Number of US troops diagnosed with traumatic brain injuries after Iran attack rises to 64

The number of U.S. troops diagnosed with mild traumatic brain injury since an Iranian airstrike earlier this month has increased to 64, the Pentagon said Thursday.

The figure has changed several times since the Jan. 8 missile attack on U.S. and coalition forces in Iraq. President Trump initially said no Americans were harmed in the Iranian retaliatory strike for the death of Quds Force Gen. Qassem Soleimani in Baghdad days earlier.

The increase comes days after the Pentagon updated the number of American military personnel from 34 to 50. Of those injured, 39 service members have returned to duty, the Pentagon said.

Defense officials warned the numbers could change as symptoms could develop later.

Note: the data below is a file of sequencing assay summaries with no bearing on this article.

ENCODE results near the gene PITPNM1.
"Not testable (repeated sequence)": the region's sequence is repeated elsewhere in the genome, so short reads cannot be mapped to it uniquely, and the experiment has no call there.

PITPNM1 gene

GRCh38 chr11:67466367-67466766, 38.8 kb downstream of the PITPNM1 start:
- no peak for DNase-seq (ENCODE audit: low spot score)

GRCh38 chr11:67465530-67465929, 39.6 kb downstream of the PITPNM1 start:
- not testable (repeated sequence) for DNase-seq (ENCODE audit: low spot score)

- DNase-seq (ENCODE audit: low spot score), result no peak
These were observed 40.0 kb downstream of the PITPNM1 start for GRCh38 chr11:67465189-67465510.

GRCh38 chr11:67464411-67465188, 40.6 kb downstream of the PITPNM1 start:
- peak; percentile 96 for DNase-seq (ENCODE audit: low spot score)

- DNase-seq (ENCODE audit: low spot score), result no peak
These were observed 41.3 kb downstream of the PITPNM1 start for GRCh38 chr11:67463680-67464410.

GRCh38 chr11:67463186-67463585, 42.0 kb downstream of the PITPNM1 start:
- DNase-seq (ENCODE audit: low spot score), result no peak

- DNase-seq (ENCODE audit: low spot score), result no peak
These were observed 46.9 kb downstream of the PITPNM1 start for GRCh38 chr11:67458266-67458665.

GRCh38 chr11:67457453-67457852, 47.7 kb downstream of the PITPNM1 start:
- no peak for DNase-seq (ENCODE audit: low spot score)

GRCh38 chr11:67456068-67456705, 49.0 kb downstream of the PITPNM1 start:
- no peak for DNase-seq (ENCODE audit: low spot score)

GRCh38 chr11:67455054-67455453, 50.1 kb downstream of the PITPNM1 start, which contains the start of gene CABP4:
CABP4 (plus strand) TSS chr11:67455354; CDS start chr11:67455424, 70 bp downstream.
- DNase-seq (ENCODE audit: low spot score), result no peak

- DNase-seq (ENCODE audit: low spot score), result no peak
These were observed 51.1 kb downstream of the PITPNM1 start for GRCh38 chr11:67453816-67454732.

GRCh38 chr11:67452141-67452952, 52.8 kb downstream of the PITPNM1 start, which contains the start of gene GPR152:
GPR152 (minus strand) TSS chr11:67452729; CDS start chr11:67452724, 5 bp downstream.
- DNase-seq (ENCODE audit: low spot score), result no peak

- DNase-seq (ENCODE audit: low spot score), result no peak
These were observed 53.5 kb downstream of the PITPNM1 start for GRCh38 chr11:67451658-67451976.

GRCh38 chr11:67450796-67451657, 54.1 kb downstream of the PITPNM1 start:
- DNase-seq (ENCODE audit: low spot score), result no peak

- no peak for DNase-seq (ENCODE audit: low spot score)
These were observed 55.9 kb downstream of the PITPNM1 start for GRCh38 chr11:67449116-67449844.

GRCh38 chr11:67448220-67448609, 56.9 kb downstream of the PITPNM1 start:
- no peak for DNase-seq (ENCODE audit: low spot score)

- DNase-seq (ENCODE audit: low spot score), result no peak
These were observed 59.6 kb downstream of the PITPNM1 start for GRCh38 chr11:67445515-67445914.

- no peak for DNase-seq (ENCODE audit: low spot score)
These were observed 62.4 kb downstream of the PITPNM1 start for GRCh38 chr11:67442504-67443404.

"These things are cumulative too," Army Gen. Mark Milley, chairman of the Joint Chiefs of Staff, said at a Thursday Pentagon news briefing. "So if you get multiple concussions that can manifest itself down the road. It could be a year, two years. We're early in the stage of diagnosis. We're early in the stage of therapy for these troops. We'll continue to monitor them – for the rest of their lives, actually."

Trump appeared to downplay the injuries suffered by U.S. troops.

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"I don’t consider them very serious injuries relative to other injuries that I’ve seen,” Trump told a reporter in Switzerland last week where he attended the World Economic Forum in Davos. “I’ve seen what Iran has done with their roadside bombs to our troops.”